His host's lips pulled back in a cruel smile. "Then," he said, "you will be used as bait to trap the other Story-Spinner. And you won't be dealt with kindly. As a matter of fact, both I and my men are feeling vengeful tonight. You're very unlucky."

"That remains to be seen," Autor answered.

Inwardly he prayed that Ahiru would escape. If she could get in touch with the police and they would be coming, they and Fakir might all be able to escape serious injury.

Of course, on the other hand, there was no telling what they might do with him in the meantime. This man might seem amiable, but he was deadly. Autor had seen the murder in his eyes. And in spite of himself he could not help a twinge of fear. He did not want to die. Nor did he want to leave Ahiru and Fakir to mourn over his possibly mutilated corpse.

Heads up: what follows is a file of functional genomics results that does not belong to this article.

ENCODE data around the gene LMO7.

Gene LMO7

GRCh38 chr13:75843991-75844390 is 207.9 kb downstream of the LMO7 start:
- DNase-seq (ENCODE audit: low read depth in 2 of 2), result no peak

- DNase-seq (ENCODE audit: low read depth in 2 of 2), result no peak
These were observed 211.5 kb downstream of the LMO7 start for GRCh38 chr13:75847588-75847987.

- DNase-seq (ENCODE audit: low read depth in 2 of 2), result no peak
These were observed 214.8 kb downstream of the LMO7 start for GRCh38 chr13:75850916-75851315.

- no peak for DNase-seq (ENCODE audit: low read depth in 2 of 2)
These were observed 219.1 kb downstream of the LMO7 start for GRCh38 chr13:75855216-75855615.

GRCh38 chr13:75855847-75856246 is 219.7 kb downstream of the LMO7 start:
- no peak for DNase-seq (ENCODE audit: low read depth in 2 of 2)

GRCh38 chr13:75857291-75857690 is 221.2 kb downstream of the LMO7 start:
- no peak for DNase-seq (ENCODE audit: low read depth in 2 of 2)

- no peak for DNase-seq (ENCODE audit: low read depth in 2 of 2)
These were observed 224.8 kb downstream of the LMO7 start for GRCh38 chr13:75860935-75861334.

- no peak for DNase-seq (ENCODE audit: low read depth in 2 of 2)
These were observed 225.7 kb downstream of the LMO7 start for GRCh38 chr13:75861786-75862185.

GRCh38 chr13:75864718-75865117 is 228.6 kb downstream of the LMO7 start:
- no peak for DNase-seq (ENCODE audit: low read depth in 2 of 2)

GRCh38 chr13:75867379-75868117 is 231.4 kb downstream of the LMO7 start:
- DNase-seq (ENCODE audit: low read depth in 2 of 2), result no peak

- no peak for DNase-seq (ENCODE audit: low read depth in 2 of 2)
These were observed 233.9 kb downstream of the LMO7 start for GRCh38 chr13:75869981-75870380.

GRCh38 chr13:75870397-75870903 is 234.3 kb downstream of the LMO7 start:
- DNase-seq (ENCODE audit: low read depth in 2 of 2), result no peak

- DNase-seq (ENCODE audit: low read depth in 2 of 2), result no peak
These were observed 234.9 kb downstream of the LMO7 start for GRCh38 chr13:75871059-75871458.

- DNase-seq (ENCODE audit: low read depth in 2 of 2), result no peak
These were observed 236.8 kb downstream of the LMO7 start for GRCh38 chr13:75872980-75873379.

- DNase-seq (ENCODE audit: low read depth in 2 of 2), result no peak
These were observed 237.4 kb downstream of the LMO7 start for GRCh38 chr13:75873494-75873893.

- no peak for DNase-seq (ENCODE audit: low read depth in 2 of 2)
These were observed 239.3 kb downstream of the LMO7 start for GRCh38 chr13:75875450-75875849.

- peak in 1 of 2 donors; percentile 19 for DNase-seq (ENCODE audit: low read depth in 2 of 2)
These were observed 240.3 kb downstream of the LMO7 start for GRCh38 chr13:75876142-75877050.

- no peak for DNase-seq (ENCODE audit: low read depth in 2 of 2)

There was little he could do; he could not hope to make an escape as Ahiru had done while he was being straddled and threatened with a gun. He could only steel himself against whatever fate was to befall him.

And he was likely to learn it before long; already some of the thugs were reporting back that the girl was nowhere in the house or on the grounds. Others were still looking, but it was unlikely that she would be found.

Yes, Autor smirked to himself. Show them that you will not be intimidated, nor will you let them win.

But in the next moment he was once more struck across his face. His attacker's eyes showed no mercy or amusement.